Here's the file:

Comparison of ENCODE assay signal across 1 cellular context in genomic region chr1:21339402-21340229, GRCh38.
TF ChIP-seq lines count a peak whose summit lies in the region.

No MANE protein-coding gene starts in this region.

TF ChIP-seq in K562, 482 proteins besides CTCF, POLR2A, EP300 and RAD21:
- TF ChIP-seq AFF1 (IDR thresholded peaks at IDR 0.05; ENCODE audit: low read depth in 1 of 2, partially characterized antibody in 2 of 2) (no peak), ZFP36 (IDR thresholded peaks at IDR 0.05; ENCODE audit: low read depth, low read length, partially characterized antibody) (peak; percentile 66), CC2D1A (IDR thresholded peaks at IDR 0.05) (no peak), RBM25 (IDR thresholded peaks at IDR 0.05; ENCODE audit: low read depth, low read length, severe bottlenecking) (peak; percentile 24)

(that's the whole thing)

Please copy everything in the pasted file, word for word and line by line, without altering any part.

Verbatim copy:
Comparison of ENCODE assay signal across 1 cellular context in genomic region chr1:21339402-21340229, GRCh38.
TF ChIP-seq lines count a peak whose summit lies in the region.

No MANE protein-coding gene starts in this region.

TF ChIP-seq in K562, 482 proteins besides CTCF, POLR2A, EP300 and RAD21:
- TF ChIP-seq AFF1 (IDR thresholded peaks at IDR 0.05; ENCODE audit: low read depth in 1 of 2, partially characterized antibody in 2 of 2) (no peak), ZFP36 (IDR thresholded peaks at IDR 0.05; ENCODE audit: low read depth, low read length, partially characterized antibody) (peak; percentile 66), CC2D1A (IDR thresholded peaks at IDR 0.05) (no peak), RBM25 (IDR thresholded peaks at IDR 0.05; ENCODE audit: low read depth, low read length, severe bottlenecking) (peak; percentile 24)